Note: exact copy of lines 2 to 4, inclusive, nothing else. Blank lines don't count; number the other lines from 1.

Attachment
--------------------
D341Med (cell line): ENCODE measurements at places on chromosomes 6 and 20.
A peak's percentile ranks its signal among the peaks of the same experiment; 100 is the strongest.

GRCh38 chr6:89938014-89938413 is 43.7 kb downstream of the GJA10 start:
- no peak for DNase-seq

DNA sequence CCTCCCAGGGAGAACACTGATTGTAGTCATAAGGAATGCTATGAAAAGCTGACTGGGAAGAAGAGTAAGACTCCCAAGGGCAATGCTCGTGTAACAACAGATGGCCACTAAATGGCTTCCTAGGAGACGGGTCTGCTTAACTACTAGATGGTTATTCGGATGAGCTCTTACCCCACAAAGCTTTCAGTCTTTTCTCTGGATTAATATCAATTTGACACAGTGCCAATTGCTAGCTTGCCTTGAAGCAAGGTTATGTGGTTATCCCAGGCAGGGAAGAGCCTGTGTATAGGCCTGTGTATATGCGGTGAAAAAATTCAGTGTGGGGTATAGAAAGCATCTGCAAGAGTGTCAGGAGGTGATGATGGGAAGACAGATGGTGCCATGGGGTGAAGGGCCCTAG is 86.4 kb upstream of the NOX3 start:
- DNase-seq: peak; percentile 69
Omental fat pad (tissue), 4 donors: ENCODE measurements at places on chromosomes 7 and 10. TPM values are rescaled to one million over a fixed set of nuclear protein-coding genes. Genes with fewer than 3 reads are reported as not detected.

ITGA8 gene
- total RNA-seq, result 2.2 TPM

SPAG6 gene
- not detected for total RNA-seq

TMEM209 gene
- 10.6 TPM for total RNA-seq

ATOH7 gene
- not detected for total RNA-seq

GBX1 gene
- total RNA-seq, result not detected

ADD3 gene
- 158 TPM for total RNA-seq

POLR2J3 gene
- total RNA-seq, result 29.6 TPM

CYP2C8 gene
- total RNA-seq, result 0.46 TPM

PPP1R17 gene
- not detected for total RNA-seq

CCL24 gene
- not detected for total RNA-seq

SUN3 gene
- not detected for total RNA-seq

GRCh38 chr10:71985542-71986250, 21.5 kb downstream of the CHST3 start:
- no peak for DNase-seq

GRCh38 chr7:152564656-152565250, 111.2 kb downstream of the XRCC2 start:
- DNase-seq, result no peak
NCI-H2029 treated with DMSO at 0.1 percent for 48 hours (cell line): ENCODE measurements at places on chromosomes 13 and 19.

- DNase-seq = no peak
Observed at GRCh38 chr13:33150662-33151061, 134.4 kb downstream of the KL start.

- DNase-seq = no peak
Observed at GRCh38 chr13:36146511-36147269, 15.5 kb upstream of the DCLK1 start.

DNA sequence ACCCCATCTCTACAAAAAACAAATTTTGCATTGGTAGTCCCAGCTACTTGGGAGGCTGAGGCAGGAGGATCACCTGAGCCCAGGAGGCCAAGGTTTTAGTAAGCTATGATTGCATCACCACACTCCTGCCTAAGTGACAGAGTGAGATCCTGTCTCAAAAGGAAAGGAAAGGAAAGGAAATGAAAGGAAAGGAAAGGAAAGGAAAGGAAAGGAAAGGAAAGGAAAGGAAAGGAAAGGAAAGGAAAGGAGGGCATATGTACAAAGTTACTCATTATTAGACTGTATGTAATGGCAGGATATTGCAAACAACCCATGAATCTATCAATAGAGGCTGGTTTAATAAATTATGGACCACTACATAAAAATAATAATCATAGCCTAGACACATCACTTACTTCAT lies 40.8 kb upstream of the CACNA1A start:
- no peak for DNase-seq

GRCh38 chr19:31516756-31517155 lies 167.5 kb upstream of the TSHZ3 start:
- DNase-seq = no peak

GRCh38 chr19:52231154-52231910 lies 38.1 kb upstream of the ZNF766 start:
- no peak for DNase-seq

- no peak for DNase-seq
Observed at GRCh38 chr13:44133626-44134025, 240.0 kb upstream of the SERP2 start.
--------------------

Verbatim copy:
A peak's percentile ranks its signal among the peaks of the same experiment; 100 is the strongest.

GRCh38 chr6:89938014-89938413 is 43.7 kb downstream of the GJA10 start:
- no peak for DNase-seq